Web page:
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At its most basic, a menu is simply a way for a restaurant to communicate its offerings and their prices to its customers. But perhaps even more important, says Alison Pearlman, the author of a new book on menus called May We Suggest, a menu has to convince diners that they want what the restaurant is selling. So how do menus do that—and are they somehow subconsciously manipulating our choices? Are there universal principles of effective menu design that savvy diners can identify and outsmart? Listen in this episode as we decode the history and science of the not-so-humble menu.

For as long as there have been places to eat outside the house, there have been menus, in one form or another. For most of its history, however, the menu hasn’t been the individually printed document we think of when we hear the word today. According to Pearlman, the earliest menu we’ve found is a list written on the wall of a bar in Pompeii, dating back to the second century B.C. Menus have also often been communicated verbally, or even, during China’s Southern Song dynasty, in the form of special viewing dishes—sample dishes that servers would bring out for diners to choose among.

In the United States, the first printed bill of fare dates back to 1834. According to Josh Kun, who told Los Angeles’s history through the public library’s menu collection in his recent book, To Live and Dine in L.A, most early menus weren’t linked to restaurants, but rather to special events, as the high cost of printing individual menus made sense only for a banquet. (In Los Angeles, Kun added, the earliest menus were printed before the city’s first books.) Nowadays, printed menus have trickled down to the rest of us—and the shifts in their design over time reveal not just the changing economics of restaurant dining, but also trends in demographics, aesthetics, and values.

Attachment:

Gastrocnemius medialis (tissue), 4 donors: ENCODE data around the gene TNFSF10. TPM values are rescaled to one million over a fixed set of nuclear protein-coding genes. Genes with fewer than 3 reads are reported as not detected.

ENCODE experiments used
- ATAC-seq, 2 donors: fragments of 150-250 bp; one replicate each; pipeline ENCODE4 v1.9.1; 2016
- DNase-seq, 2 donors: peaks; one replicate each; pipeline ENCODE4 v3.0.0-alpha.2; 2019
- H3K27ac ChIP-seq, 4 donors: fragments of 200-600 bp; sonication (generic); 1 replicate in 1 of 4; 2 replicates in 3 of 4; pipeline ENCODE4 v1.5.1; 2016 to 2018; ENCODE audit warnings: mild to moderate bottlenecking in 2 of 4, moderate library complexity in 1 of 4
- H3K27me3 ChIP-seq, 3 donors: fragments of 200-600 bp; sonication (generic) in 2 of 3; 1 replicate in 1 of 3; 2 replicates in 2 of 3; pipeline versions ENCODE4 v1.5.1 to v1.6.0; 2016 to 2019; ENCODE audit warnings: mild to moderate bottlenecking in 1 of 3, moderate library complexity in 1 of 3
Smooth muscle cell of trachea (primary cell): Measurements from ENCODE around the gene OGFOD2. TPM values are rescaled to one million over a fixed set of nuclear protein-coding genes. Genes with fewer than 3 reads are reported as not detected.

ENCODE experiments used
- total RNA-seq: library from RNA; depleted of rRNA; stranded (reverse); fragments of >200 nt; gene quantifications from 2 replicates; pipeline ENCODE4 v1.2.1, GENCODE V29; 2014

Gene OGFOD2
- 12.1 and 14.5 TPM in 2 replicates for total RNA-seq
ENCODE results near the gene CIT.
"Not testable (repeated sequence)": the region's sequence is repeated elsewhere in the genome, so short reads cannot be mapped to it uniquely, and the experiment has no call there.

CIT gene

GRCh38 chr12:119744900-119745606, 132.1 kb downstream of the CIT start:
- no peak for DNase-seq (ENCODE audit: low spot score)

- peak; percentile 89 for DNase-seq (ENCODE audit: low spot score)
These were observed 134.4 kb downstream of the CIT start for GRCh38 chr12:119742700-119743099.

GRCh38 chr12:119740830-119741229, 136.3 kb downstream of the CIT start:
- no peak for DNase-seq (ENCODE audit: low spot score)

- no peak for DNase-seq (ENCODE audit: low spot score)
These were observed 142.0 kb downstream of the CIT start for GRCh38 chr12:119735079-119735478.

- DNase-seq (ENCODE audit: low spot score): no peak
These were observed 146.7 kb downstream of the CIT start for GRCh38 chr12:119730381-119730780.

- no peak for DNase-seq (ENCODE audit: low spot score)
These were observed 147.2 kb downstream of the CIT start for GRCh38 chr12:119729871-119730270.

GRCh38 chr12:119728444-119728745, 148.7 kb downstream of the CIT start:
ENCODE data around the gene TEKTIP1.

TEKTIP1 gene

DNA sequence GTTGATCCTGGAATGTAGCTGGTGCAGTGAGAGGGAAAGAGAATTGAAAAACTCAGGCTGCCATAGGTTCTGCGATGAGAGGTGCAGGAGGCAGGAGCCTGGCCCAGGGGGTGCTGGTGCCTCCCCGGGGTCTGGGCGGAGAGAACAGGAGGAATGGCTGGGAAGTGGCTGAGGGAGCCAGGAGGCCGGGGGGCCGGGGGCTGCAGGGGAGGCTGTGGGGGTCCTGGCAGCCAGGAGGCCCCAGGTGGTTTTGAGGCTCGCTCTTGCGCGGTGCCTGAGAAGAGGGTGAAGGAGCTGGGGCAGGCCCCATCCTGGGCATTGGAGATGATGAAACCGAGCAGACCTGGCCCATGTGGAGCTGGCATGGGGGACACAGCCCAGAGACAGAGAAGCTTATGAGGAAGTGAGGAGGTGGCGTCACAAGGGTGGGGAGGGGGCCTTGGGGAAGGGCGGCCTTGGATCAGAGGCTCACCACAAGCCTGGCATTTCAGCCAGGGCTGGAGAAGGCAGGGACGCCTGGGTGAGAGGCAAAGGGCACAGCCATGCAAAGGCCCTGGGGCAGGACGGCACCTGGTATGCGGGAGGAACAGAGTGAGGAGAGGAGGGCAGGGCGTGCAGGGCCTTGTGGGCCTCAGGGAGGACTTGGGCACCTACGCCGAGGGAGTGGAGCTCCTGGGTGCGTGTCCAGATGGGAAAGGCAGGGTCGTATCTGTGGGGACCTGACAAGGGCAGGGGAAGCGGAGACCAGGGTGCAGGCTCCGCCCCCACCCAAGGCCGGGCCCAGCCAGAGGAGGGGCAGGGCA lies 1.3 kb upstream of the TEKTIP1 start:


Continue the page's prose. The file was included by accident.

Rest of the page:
But what about menus as sales tools? Can menu design and language sway our choices as consumers? That’s exactly what Pearlman, an art historian and food lover, set out to discover by interviewing restaurateurs, visiting dozens of restaurants and analyzing their menus, and reading every book and study she could find on the science of menu engineering. To test Pearlman’s findings, we visited two restaurateurs with two very different menus: Tom Schlesinger-Guidelli, the owner of Alcove, a year-old fine-dining restaurant in Boston, and Ayr Muir, the CEO of a small chain of fast-casual restaurants called Clover. With their help, and with Pearlman’s and Kun’s research, we get to the bottom of menu design’s many mysteries. Is there such a thing as a sweet spot on the menu—and if so, where is it? Does anchor pricing, when a menu features one extremely expensive dish so that everything else looks like a bargain, actually work? And how is the rise of digital menu technology helping restaurateurs make menus more manipulative than ever before? Listen in now for all that—and a couple of garlic cloves in a hot tub.


This post appears courtesy of Gastropod.

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